Now this is an apt description of Greek philosophy in many different ways. Greek philosophy tried to answer questions that could not be answered by man without the revelation of God and even with the revelation of God because Greek philosophy tried to delve into matters that even God himself doesn’t reveal in the Scriptures.

They became vain in their imaginations, and not only that, not only was their intellect dulled, even though they thought that they were brilliant. The Bible says their foolish heart was darkened. And the word heart here would not only refer to the intellect, but also to the mind, to their emotions. And so their intellectual side, their emotional side was darkened and instead of increasing, instead of progressing in their advancement as far as society was concerned and in their education, in their knowledge, they actually went backward. Their “foolish heart was darkened, professing themselves to be wise, they became fools.” And again, that is a very, very fitting description of Greek philosophy. Now, what happened to these people? What did they do as a result of leaving the knowledge of God? We see in verses 23 through 25 that they turned to idolatry.

It is ironic that these people who relied so much on human wisdom turned to something that could be so foolish. And yet, this is very typical of people that turn away from God. What other approach or what other option is left? Once a person leaves the idea of God being the Creator, then the door is open to just about any kind of foolish speculation imaginable.

Verse 23 says that these same people” changed the glory” (some translations say “exchanged the glory”) “of the uncorruptible God into an image made like to corruptible man, to birds, to four footed beast and creeping things. Wherefore also God gave them up to uncleanness through the lusts of their own hearts.”

Now remember that not only has their intellect been dulled, but their consciences have been dulled. And now the Bible says that God gave them up. There are three times in this section where the Bible uses the same expression in Greek to refer to God’s reaction to their response to Him. Verse 24 says that God gave them up to uncleanness.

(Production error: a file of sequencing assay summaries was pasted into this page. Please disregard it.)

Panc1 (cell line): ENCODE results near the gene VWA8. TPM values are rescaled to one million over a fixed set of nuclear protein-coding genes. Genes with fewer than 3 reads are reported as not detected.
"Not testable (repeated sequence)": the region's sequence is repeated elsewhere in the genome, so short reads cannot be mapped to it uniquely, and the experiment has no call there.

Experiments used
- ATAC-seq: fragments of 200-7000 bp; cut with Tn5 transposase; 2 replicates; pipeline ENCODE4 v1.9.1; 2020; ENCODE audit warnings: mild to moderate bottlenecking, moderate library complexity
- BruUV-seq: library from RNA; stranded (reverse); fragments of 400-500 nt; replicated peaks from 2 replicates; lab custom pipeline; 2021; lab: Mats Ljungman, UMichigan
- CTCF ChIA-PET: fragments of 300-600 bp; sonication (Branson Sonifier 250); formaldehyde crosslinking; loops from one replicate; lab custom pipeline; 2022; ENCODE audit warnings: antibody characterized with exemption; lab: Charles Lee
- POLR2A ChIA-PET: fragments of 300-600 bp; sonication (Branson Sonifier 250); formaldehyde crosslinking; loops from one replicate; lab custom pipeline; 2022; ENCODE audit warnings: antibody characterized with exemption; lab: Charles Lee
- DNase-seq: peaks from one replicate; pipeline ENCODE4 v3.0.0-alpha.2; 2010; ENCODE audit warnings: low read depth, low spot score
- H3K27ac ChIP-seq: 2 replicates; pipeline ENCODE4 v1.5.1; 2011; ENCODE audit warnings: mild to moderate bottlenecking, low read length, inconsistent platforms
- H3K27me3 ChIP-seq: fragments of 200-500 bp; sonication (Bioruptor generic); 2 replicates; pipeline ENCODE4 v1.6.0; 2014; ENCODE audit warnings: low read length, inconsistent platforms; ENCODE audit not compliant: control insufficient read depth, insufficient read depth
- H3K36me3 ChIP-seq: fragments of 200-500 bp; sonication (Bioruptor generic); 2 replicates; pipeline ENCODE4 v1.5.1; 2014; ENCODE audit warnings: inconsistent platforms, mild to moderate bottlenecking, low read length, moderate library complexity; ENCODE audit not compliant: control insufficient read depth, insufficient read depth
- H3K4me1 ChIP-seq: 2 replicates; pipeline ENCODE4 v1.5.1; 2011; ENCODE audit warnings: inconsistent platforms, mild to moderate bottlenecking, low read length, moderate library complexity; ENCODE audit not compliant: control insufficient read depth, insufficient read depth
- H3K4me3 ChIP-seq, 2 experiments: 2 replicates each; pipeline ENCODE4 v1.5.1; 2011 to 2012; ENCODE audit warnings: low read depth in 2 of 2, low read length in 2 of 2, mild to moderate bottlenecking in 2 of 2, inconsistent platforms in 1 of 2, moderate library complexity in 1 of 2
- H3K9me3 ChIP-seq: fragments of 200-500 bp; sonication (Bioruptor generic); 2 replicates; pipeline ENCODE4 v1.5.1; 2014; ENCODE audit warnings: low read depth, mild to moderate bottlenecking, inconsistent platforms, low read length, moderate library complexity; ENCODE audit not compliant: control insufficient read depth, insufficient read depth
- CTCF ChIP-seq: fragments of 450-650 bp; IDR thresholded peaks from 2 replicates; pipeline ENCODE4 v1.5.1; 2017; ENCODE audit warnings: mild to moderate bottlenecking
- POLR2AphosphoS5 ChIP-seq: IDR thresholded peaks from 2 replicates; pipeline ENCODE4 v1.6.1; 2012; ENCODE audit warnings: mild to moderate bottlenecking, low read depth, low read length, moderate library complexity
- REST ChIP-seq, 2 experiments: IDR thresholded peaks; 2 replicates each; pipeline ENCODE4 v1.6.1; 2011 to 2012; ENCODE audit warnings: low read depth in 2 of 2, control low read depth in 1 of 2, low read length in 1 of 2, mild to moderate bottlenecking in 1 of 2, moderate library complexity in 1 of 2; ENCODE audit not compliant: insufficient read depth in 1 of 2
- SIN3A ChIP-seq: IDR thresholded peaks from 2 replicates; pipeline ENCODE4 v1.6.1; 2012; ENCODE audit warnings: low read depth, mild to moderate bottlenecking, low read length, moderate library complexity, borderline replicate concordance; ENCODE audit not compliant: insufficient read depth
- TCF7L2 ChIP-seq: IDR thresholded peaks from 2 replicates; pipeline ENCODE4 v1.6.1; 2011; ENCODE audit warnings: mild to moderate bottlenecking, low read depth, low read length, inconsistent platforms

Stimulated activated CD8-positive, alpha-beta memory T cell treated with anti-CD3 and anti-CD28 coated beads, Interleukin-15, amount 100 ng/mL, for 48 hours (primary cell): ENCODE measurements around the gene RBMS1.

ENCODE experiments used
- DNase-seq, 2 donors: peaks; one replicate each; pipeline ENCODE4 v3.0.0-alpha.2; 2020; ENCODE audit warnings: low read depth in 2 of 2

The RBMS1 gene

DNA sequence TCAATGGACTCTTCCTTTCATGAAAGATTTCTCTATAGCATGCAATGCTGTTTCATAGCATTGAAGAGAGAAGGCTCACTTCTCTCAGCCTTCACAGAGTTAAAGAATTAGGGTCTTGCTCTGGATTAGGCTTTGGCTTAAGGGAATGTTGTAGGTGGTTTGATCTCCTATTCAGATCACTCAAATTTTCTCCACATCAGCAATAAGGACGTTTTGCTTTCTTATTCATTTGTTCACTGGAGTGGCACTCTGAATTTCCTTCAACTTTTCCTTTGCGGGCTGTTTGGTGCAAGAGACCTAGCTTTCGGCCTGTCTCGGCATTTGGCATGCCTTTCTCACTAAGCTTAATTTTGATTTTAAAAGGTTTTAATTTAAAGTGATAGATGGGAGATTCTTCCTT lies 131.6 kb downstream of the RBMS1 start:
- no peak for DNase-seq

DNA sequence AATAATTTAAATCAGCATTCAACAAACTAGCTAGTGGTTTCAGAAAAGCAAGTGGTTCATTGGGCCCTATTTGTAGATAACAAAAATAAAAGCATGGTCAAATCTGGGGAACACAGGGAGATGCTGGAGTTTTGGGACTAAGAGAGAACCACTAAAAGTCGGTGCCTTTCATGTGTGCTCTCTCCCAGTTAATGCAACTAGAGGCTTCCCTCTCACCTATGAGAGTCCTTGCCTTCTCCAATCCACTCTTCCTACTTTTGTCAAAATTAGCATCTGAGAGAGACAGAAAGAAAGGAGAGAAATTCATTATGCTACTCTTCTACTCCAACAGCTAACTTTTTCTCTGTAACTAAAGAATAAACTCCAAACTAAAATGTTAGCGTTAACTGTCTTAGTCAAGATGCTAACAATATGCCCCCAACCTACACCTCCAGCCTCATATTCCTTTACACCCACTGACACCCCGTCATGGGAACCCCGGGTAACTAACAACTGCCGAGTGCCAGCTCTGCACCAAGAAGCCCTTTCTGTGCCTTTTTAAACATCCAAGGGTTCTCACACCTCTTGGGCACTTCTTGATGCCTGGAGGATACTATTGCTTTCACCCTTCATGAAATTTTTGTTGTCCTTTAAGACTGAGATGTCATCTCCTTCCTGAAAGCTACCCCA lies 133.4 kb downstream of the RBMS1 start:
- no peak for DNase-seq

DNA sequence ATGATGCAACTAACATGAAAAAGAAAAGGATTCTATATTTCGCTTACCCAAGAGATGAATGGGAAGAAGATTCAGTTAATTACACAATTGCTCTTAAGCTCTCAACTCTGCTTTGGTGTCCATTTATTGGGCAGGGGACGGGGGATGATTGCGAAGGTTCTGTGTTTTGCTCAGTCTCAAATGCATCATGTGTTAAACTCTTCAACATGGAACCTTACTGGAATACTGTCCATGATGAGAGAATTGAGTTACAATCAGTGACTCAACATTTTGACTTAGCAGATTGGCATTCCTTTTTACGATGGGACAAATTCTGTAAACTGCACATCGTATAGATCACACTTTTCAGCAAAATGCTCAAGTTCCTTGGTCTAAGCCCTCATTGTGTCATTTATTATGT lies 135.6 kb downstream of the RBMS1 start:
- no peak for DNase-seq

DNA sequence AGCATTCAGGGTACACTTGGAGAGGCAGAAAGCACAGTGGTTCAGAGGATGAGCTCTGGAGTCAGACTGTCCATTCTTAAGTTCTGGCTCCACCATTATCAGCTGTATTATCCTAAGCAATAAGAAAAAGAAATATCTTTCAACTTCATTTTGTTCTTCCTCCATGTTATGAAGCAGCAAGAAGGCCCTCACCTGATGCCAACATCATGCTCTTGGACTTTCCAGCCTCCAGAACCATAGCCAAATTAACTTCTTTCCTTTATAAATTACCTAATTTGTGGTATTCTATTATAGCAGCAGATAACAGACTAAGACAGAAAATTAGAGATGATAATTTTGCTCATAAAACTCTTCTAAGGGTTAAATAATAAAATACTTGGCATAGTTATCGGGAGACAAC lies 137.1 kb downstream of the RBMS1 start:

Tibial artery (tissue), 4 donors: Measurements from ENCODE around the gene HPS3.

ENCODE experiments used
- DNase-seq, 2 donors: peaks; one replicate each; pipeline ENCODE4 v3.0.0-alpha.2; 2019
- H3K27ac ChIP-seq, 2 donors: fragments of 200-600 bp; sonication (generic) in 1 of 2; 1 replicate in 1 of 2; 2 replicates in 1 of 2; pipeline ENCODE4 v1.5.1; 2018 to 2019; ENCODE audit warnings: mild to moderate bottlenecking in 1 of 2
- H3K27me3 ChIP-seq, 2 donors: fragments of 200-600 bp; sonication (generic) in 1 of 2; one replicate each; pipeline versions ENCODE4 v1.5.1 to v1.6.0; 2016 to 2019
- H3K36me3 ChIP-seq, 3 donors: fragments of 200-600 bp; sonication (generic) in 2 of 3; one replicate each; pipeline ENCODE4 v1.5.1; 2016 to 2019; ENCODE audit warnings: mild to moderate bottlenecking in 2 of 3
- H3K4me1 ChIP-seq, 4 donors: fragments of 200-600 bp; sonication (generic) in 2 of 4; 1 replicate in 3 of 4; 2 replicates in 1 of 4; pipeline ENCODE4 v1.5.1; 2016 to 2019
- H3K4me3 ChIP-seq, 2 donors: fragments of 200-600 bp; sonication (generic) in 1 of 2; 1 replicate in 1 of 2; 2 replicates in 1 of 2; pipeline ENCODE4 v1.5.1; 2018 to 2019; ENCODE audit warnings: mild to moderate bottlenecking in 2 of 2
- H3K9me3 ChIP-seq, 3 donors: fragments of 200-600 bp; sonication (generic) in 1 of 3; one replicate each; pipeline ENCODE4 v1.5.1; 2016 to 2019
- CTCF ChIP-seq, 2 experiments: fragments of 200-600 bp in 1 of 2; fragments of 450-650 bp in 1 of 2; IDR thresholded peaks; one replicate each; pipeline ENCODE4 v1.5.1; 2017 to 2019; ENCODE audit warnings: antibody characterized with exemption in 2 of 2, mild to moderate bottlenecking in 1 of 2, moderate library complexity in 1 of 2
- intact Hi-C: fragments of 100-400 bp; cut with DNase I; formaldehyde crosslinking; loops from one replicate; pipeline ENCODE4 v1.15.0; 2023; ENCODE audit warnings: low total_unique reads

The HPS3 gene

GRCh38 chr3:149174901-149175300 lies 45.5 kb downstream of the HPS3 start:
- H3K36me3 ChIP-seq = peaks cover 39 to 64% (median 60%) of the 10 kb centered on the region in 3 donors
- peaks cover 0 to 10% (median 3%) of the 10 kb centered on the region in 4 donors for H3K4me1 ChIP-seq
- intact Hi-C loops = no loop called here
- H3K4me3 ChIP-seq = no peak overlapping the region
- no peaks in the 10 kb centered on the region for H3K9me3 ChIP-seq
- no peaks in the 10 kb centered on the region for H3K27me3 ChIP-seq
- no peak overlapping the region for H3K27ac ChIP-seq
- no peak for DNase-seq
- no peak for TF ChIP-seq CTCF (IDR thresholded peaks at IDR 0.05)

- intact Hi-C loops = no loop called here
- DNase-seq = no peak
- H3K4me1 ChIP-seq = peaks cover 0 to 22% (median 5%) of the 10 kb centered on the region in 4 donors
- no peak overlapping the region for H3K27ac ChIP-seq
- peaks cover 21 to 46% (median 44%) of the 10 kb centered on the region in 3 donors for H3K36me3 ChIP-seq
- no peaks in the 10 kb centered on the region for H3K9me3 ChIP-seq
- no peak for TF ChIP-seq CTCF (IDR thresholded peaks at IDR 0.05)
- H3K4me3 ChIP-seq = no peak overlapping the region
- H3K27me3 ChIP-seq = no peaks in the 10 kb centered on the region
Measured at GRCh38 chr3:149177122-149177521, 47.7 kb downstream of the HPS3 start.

Verse 26 says God gave them up to vile affections. Verse 28 says God gave them over or gave them up to a reprobate mind. We’ll get to that in just a few minutes, but the Bible says that he gave them up to uncleanness verse 24, through the lust of their own hearts to dishonor their own bodies between themselves.

He will say more about that in just a few minutes. The Bible says in verse 25, that they changed the truth of God into a lie and worshiped and served the creature, that is,  the creation more (that is, rather than or instead of) “the Creator who is blessed forever. Amen.”

Now the next thing that we see that these people did as a result of leaving God was that they turned to homosexuality. Look at verse 26 and 27. The Bible says, “For this cause God gave them up unto vile affections. For even their women did change the natural use into that which is against nature.” Notice these words that I’ve already emphasized with my tone, but I want to repeat them again.

The Bible says that there is a natural use. And the Bible says that there is a sin which is against nature. Notice, as we continue to read in verse 27, “And likewise also the men, leaving the natural use of the woman, burned in their lust one toward another, men with men, working that which is unseemly, and receiving in themselves that recompense of their error which was meet,” that is, which was fitting.

These people changed the truth of God. They worshiped the creation rather than the Creator. They changed their view of the nature of deity. See, this is one of the first things that happened. When they left God, they replaced Him with another idea of God. And after they changed their view of the nature of deity, they changed their view also of the creation itself and started worshiping it.

And as a result, they changed their view of man himself. Once people abandon the concept of God found in and revealed in nature, the foundation for moral order is abolished. Amen. Amen. It’s impossible to have any consistency and any kind of objectivity to morals once God is left out of the picture. So the Bible describes the sin of homosexuality in verse 26, first of all, by the expression vile affections.

There are some affections or some feelings that are natural. He talks about natural affection later in this chapter in verse 31, and that refers to the natural love that you have for your own flesh and blood. But then there are vile, unnatural feelings and affections. And this is what he’s referring to here that is expressed in this sin in verse 26 where the women did change the natural use into that which is against nature.

Does the Bible teach that homosexuality is a sin? Yes. In 1 Corinthians 6, verses 9 through 11, and other passages, the Bible plainly shows that this is sinful in the sight of God. But even if a person doesn’t understand the Bible, even if a person doesn’t know anything about the verses which condemn this sin, nature itself still shows that homosexuality is against creation and therefore against the Creator.

Verse 27 says that the men left “the natural use of the woman, burned in their lust one toward another.” And notice in the last part of verse 27 that he says that they were “receiving themselves that recompense of their error which was meet” or which was due. This refers to the fact that in their lifetime, they God gave them some kind of punishment.

We don’t know exactly what that was because the Bible doesn’t point it out here. But it does say that they received a repayment for their sin. And what we find also in this description of the consequences of leaving God is that these people ended up with a worthless mind. Look at verse 28. “And even as they did not like to retain God in their knowledge, God gave them over to a reprobate mind to do those things which are not convenient.”